Just breathe. It’s advice we’ve all been given at one time or another. Beyond the obvious physical need we all have to take in oxygen and emit carbon dioxide, the advice to “just breathe” is often a call to stop for a moment and just be aware of the act of breathing to re-center, re-focus, and re-set.
For people with ALS, such seemingly simple advice comes with its own set of emotional baggage, as ALS slowly robs a person of the ability to “just breathe.” Still, the idea behind the advice might have far reaching benefits for people with ALS in ways you might not imagine.
The ALS Center at Washington University is currently running a study on mindfulness and self-compassion for people with ALS called “Compassion pALS.” The online course was inspired by the Mindful Self-Compassion (MSC) program developed by Chris Germer (PhD) and Kristin Neff, (PhD). Dr. Sean E. Smith (MD, MPHS), the principal investigator of the study, has adapted their program specifically for people with ALS to address the emotional aspects of living with ALS. The pilot study was recently completed.
“There is limited research on enhancing quality of life for people living with ALS. Therefore, it’s especially important to conduct research into interventions to address the psychological needs and well-beings of people living with ALS,” says Dr. Smith. “There are struggles, frustration, and suffering that comes with this disease. Compassion pALS gives an opportunity to learn mindfulness and self-compassion skills and apply them to living with ALS. In short, the skills allow someone to treat themselves with the same loving-kindness as they would a friend who was struggling or having difficult emotions.”
As Dr. Smith explains, self-compassion has three components: mindfulness, loving-kindness, and common humanity. While everyone could benefit from an increased level of awareness of these concepts, for someone facing a disease like ALS, learning to apply these concepts to daily life can be helpful in finding a path to living in the moment.
“With any chronic disease or illness, it can be hard to accept the diagnosis and recognize that the life one planned on will require changes and the future seems less certain,” says Dr. Smith. “During everyone’s lifetime there will be birth, aging, sickness, health, death, grief, loss, pain, as well as joy, happiness, and gratitude. We all face these experiences over the course of our lives. This happens differently for each person. Acceptance is turning toward whatever is happening in the present moment and to be mindful that this is the way life is right now in this moment. It is learning to accept those things we cannot change then live a meaningful life within the present circumstances.”
The Compassion pALS program was designed to include participants at various stages of ALS. The online format of the program includes an opening guided mediation with an opportunity to share about the experience. Another portion of the program includes practice in supportive touch, which asks participants to be mindful of a challenging situation or difficult emotion and practice placing a hand on the heart or cheek—or through visualization for those with limited movement—to activate the parasympathetic nervous system to provide a sense of calmness and safety. Participants are also guided to identify their core values and what makes life meaningful to them and how they can incorporate these into daily living with ALS.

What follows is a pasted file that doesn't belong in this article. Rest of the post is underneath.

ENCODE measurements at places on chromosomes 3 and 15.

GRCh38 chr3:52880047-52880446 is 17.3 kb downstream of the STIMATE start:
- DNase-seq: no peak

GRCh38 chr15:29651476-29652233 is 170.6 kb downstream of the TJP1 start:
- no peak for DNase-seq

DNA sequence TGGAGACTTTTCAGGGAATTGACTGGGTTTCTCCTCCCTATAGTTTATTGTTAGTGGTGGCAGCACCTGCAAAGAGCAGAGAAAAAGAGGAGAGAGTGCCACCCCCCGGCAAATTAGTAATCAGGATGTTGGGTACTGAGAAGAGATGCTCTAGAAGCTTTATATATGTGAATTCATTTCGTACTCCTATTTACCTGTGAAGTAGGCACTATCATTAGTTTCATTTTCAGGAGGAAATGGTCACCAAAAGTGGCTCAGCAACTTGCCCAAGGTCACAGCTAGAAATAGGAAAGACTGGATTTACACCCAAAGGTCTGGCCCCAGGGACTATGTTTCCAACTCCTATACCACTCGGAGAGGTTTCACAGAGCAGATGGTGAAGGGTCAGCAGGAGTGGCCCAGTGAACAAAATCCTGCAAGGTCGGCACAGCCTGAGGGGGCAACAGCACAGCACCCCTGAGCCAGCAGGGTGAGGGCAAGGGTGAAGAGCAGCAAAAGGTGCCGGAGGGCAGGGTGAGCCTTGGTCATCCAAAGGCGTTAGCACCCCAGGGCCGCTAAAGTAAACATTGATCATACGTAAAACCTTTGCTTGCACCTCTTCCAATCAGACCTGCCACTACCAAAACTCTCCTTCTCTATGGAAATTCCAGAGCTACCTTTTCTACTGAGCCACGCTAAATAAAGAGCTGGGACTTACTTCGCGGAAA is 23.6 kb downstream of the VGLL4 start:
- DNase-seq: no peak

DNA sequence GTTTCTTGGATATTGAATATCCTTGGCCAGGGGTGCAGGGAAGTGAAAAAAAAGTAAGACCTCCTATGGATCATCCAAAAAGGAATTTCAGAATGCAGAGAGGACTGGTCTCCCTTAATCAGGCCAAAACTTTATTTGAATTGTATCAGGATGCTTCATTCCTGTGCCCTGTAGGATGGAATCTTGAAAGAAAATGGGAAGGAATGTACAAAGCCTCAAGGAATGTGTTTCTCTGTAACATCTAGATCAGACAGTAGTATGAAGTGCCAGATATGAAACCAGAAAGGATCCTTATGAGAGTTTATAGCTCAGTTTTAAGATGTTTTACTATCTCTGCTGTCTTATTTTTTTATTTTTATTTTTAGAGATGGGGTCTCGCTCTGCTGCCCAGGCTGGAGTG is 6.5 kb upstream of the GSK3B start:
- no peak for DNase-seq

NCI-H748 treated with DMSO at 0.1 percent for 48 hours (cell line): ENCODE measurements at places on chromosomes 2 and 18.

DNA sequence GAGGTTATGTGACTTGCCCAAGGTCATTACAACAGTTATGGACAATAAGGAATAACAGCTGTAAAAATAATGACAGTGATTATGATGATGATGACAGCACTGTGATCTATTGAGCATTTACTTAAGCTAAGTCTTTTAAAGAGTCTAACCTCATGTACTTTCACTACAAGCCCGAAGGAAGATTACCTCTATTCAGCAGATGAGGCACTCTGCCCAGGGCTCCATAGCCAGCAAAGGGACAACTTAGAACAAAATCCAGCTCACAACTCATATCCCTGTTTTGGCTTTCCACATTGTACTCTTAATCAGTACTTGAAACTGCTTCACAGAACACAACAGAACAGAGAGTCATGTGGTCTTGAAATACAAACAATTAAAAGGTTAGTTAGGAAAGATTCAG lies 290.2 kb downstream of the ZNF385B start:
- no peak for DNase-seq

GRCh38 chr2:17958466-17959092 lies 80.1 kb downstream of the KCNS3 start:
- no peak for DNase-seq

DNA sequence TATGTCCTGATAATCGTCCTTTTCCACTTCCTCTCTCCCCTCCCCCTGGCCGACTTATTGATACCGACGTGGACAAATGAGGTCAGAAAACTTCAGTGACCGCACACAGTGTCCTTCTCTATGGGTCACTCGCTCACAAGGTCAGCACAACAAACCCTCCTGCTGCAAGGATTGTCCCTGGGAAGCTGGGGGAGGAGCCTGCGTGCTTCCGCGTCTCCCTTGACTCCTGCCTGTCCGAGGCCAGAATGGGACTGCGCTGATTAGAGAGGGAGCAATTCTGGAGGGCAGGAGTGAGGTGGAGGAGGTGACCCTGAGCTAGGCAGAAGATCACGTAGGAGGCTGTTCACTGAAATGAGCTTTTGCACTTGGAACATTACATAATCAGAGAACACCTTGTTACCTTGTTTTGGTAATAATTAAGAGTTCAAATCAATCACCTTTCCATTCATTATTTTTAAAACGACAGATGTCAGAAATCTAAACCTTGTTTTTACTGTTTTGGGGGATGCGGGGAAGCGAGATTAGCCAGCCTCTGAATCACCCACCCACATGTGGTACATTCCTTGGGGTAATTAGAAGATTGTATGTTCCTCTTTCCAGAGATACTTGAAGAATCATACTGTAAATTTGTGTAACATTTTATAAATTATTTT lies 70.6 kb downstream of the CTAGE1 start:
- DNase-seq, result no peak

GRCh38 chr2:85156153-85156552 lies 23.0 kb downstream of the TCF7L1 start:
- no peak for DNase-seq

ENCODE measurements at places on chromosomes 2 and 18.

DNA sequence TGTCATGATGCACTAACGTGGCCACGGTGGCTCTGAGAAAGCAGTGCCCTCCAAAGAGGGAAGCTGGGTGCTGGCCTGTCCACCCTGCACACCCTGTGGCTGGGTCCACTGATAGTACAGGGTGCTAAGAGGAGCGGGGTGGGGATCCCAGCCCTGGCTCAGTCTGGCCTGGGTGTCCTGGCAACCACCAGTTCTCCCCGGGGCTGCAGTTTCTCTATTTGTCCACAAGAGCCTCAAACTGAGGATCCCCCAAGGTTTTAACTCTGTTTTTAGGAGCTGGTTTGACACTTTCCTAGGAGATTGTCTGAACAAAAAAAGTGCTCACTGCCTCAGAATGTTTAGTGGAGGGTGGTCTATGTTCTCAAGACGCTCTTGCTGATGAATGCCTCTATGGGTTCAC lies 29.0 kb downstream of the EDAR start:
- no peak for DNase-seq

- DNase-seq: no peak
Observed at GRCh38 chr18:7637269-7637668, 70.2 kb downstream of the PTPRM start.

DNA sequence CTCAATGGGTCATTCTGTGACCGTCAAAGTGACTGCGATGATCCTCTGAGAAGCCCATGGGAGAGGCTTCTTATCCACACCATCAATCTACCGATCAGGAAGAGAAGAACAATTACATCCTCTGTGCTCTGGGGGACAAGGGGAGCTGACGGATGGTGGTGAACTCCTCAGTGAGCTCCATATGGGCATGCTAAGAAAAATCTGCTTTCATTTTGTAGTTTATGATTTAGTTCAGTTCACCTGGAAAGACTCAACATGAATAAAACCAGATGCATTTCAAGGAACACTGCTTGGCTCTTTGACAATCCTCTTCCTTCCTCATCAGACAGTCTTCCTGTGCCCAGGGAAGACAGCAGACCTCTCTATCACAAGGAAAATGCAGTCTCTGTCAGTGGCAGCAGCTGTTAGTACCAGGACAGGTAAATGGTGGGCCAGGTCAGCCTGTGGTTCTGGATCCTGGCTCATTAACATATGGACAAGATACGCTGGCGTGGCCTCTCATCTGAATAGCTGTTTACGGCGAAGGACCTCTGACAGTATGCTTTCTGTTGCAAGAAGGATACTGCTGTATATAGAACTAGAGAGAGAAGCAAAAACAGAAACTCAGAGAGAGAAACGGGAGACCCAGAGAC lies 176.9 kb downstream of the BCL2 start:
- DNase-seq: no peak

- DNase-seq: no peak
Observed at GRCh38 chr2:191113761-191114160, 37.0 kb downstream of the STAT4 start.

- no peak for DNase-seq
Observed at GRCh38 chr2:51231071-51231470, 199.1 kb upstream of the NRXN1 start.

“There is growing research that shows mindfulness can improve quality of life and well-being in people with chronic diseases. There have been several studies that looked at the benefits of mindfulness for people living with ALS. Mindfulness can improve quality of life as well as depression and anxiety symptoms,” says Dr. Smith. “No studies to date have evaluated the use of a mindfulness that focuses on cultivating self-compassion to improve quality of life in ALS. We wanted to focus on self-compassion because research on self-compassion has been shown to increase mindfulness, emotional resilience and well-being, as well as reducing stress, anxiety, and depression in other populations.”
Now that the pilot has been completed, Dr. Smith and his team are evaluating the results to determine if the program meets the needs of people living with ALS and their caregivers. If the results are positive, Compassion pALS could be implemented as an eight week course offered as part of the multidisciplinary ALS care provided at the Washington University ALS Center, with the hope that program could be unitized by other multidisciplinary ALS clinics in the future.
While the review of the program is ongoing, Dr. Smith has found that he has learned from the people with ALS in the study as well as them learning from the program. “The enthusiasm of the participants has been really surprising. It was not clear how participants might respond to becoming mindful of the challenges of living with ALS and be invited to discuss these in such a forum,” says Dr. Smith. “There is no requirement that participants share their life story or most difficult struggles. One of the participants stated ‘We all have a fear of death, it’s not just for us. No one escapes it. It’s just we know ahead of time and most don’t.’ Compassion pALS brings light to these topics and provides a space where this can be shared.”
In a perfect world, we’d all be good at self-compassion and mindfulness without practice. But the reality is for many of us is that we need reminders—and practice—to do so. This is perhaps even more so for people facing a disease like ALS. A program such as Compassion pALS has the potential to add yet another layer of service to care offered to people with ALS through the multidisciplinary care model to help them live their lives as they choose. Because ALS does not stop, and neither do we.